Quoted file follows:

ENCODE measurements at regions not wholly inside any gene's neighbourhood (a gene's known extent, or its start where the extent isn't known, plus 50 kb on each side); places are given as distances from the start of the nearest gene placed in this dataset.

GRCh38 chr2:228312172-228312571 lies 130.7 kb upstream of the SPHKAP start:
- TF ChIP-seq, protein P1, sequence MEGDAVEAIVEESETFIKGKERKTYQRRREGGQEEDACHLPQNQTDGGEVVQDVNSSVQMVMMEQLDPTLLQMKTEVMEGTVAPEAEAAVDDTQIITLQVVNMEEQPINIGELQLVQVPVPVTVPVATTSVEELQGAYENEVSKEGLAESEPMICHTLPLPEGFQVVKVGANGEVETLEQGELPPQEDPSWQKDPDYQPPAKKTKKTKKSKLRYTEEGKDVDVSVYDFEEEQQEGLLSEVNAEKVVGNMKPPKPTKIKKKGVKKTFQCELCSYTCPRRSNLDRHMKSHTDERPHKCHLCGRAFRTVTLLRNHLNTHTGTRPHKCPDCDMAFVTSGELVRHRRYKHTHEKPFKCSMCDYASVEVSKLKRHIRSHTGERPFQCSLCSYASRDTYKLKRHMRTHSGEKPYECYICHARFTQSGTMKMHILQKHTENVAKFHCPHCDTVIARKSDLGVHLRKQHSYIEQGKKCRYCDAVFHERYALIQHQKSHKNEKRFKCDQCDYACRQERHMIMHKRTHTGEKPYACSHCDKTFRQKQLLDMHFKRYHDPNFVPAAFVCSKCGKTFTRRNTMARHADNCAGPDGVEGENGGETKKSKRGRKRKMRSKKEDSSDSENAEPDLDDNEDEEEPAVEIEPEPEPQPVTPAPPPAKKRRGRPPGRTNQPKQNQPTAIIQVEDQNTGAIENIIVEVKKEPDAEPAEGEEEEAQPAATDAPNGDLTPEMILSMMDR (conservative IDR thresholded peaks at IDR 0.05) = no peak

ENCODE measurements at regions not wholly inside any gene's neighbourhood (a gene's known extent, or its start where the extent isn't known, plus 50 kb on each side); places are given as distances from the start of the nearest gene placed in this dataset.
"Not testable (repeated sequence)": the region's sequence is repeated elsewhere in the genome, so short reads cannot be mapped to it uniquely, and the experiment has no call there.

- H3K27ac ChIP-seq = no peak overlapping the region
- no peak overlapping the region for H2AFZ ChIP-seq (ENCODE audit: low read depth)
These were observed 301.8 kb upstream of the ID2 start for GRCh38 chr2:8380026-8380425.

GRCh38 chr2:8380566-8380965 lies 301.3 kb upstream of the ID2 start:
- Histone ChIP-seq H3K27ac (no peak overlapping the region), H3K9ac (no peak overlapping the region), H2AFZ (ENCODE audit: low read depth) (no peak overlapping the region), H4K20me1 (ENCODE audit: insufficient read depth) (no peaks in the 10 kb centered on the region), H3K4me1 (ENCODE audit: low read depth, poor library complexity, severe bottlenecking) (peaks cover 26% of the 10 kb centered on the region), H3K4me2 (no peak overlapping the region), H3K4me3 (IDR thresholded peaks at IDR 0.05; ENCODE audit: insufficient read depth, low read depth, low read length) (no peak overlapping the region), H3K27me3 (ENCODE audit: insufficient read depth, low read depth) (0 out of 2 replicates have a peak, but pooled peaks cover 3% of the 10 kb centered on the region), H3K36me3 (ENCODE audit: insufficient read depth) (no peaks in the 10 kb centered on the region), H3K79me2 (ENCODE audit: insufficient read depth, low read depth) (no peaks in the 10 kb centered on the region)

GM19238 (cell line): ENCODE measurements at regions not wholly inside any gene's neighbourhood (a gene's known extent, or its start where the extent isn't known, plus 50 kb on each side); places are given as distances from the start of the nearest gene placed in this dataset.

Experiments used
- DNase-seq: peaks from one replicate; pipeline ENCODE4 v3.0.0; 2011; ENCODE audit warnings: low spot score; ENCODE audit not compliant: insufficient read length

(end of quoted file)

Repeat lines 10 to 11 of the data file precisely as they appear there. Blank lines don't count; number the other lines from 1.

- Histone ChIP-seq H3K27ac (no peak overlapping the region), H3K9ac (no peak overlapping the region), H2AFZ (ENCODE audit: low read depth) (no peak overlapping the region), H4K20me1 (ENCODE audit: insufficient read depth) (no peaks in the 10 kb centered on the region), H3K4me1 (ENCODE audit: low read depth, poor library complexity, severe bottlenecking) (peaks cover 26% of the 10 kb centered on the region), H3K4me2 (no peak overlapping the region), H3K4me3 (IDR thresholded peaks at IDR 0.05; ENCODE audit: insufficient read depth, low read depth, low read length) (no peak overlapping the region), H3K27me3 (ENCODE audit: insufficient read depth, low read depth) (0 out of 2 replicates have a peak, but pooled peaks cover 3% of the 10 kb centered on the region), H3K36me3 (ENCODE audit: insufficient read depth) (no peaks in the 10 kb centered on the region), H3K79me2 (ENCODE audit: insufficient read depth, low read depth) (no peaks in the 10 kb centered on the region)

GM19238 (cell line): ENCODE measurements at regions not wholly inside any gene's neighbourhood (a gene's known extent, or its start where the extent isn't known, plus 50 kb on each side); places are given as distances from the start of the nearest gene placed in this dataset.